seattle murderer 88.
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About 4 p.m. on Friday, July 28, on the eve of the Jewish sabbath, a Muslim terrorist of Pakistani origins named Naveed Afzal Haq forced a 14-year-old girl to get him into the Jewish Federation of Greater Seattle building by holding a gun to her back. He then pulled out the two large-caliber semi-automatic pistols he had just purchased and went on a murderous rampage.
Haq killed one woman, Pam Waechter, 58, an assistant director at the federation, and injured five others, one of whom was 17 weeks pregnant.
Eye-witnesses report that Haq announced, "I'm a Muslim American; I'm angry at Israel," and then began shooting; that he "told the police that it was a hostage situation and he wanted us to get our weapons out of Israel" and that he was upset about what was going on in Israel.
To a 911 dispatcher, Haq announced: "I want these Jews to get out. â€¦ I'm upset at your foreign policy. These are Jews. I'm tired of getting pushed around, and our people getting pushed around by the situation in the Middle East. â€¦ I'm an American too but I just want our people out of Iraq."
Some twelve minutes later, Haq, 30, quietly turned himself in to the police. Jailed without bail, he was charged with aggravated murder in the first degree.
This atrocity prompts several reflections.
FIRST, LAW enforcement has, as is its wont, ignored what is self-evidently a case of radical Islamic terrorism. David Gomez of the FBI's Seattle office commented: "We believe ... it's a lone individual acting out his antagonism. There's nothing to indicate that it's terrorism-related."
As in other cases, if the police cannot connect a terrorist to al-Qaida or some other group, he is deemed not a terrorist.
Second, Muslim hatred and violence toward Jews points to the golden age of American Jewry coming to an end. Ironically, in April 2002, in the very building where Haq rampaged, I made this point to an audience of Jewish leaders, who seemed oblivious to my message.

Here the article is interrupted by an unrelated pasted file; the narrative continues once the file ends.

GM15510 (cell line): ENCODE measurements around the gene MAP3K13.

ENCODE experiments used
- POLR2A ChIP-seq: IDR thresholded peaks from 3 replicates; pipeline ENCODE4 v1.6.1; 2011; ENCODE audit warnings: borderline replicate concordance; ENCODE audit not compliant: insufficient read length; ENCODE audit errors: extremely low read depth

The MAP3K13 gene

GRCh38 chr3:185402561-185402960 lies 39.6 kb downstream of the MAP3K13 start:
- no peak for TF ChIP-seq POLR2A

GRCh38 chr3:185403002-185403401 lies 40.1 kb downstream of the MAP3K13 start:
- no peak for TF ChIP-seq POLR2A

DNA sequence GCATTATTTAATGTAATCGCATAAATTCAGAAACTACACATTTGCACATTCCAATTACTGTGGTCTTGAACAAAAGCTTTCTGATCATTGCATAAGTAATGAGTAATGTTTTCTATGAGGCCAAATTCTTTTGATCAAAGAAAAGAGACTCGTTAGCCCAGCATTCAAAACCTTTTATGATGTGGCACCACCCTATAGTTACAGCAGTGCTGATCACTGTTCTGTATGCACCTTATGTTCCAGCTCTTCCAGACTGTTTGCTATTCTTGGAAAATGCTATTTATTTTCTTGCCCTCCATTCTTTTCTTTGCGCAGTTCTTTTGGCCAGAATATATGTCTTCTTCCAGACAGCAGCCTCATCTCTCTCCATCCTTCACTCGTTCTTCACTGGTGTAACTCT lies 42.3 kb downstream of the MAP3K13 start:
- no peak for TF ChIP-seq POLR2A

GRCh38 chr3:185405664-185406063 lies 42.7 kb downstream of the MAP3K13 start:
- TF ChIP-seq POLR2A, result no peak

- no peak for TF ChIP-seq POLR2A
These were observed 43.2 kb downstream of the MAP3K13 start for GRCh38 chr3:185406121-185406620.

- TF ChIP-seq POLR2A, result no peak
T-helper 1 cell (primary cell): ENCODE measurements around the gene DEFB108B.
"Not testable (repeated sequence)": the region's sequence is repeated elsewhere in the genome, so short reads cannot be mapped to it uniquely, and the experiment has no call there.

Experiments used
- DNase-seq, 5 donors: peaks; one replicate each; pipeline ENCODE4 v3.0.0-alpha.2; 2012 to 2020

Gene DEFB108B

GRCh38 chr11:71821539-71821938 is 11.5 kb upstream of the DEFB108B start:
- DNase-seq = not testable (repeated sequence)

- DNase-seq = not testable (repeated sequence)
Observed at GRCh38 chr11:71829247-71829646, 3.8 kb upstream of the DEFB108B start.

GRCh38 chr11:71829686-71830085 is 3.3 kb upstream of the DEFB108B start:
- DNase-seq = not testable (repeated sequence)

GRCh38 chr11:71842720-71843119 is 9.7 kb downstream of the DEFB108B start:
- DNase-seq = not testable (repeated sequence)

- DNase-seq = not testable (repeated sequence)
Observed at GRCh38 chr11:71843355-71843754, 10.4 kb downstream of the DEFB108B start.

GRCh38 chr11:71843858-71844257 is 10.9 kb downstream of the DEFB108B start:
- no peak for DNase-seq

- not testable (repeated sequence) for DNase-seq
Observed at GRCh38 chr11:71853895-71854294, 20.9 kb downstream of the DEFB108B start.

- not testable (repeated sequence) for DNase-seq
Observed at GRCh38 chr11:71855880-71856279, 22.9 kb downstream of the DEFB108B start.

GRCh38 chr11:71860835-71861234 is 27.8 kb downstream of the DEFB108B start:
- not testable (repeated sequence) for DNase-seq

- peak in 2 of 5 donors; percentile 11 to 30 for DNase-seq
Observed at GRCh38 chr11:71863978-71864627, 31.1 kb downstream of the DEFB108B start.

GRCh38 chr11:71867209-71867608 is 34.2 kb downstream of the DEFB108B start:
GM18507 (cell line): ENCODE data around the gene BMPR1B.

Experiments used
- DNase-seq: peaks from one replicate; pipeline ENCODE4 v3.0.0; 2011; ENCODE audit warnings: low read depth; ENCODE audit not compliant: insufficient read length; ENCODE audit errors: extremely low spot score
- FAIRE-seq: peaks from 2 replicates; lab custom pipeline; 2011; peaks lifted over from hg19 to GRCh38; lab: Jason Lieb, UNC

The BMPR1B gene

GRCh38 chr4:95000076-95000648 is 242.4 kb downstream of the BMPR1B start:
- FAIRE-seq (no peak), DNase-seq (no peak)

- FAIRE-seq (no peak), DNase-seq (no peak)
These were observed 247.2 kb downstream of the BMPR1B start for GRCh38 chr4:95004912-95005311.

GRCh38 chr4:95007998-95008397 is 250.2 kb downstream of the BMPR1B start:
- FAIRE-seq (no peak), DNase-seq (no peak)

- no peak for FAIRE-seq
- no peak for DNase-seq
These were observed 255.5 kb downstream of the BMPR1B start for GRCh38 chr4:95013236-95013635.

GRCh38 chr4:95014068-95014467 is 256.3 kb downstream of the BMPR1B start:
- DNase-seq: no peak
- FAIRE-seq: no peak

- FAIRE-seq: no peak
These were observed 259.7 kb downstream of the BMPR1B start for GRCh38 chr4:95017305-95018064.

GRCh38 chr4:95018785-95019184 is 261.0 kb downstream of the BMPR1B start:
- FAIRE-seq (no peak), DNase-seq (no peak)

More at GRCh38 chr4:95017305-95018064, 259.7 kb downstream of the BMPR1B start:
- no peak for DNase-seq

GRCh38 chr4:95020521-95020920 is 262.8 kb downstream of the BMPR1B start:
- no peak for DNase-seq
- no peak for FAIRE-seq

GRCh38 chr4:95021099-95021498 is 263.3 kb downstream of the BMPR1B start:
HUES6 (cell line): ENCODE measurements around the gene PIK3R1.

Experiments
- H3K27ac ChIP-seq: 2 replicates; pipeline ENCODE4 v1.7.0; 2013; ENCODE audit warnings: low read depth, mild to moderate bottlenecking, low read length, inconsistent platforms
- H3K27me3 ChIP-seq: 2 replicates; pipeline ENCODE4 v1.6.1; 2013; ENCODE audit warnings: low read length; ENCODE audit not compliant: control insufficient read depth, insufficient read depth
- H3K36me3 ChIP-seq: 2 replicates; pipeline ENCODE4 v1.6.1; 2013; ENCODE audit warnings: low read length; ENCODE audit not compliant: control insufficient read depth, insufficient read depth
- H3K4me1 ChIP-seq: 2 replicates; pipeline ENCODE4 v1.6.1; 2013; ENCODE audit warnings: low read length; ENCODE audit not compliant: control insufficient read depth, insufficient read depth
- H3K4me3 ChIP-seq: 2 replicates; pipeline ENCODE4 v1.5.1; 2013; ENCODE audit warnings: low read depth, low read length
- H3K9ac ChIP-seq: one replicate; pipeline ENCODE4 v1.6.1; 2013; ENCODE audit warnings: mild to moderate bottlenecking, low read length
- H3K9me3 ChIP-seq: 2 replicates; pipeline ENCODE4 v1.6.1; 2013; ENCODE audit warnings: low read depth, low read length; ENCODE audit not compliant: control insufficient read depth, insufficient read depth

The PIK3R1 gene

Robin Boehler, Jewish Federation of Greater Seattle president, demonstrated how little my warnings penetrated when she said of Haq's assault, "We didn't believe something like this could happen."
Third, Haq is not someone who would arouse suspicions of jihad. His parents, Mian and Nahida, arrived in the United States in the 1970s, where Naveed was born. His father worked at the Hanford nuclear site. While in high school, Naveed won a $250 award for finishing in second place in an essay contest sponsored by the U.S. Institute of Peace. He graduated with honors in biology from Rensselaer Polytechnic Institute and earned a second degree, in electrical engineering, from Washington State University. He also studied at the University of Pennsylvania.
Haq drank alcohol at a bar alone and joined social-networking Web sites. His rap sheet consisted of a pending lewd conduct charge for having unzipped his pants in March at a shopping mall and exposed himself to young women. He has been in and out of courts to deal with such matters as traffic violations and unemployment benefits.
Most surprising of all, he was baptized into the Word of Faith Church last December, but returned to Islam shortly thereafter.
Fourth, Haq's actions are a clear instance of "Sudden Jihad Syndrome," whereby normal-appearing Muslims unpredictably become violent. His attack confirms my oft-repeated call for special scrutiny of Muslims.
Because the identity of the next homicidal jihadi cannot be anticipated, Muslims generally need to come under heightened observation. I regret writing this as much as you dislike reading it, but it needs to be said and operated upon.
Fifth, sudden jihad syndrome never erupts in isolation, but results from a steady diet of anti-Semitic, anti-Zionist, anti-Christian, and anti-American incitement fed by Islamist mosques, schools, voluntary associations, and media. Leftist demonizing of Israel further contributes to the problem.
People who know Haq confirm this barrage of influences shaped his outlook. "Haq didn't like President Bush," notes one person. Another says Haq "displayed a streak of anti-Semitism, sometimes making offhand comments about Jews." He complained that "Jews run the media" and believed Jews control the US economy.
Blame for Haq's evil rampage falls on the executioner himself and on the Islamists and leftists who manipulated his confused mind and susceptible character.
The writer, based in Philadelphia, is director of the Middle East Forum and author of Miniatures. www.DanielPipes.org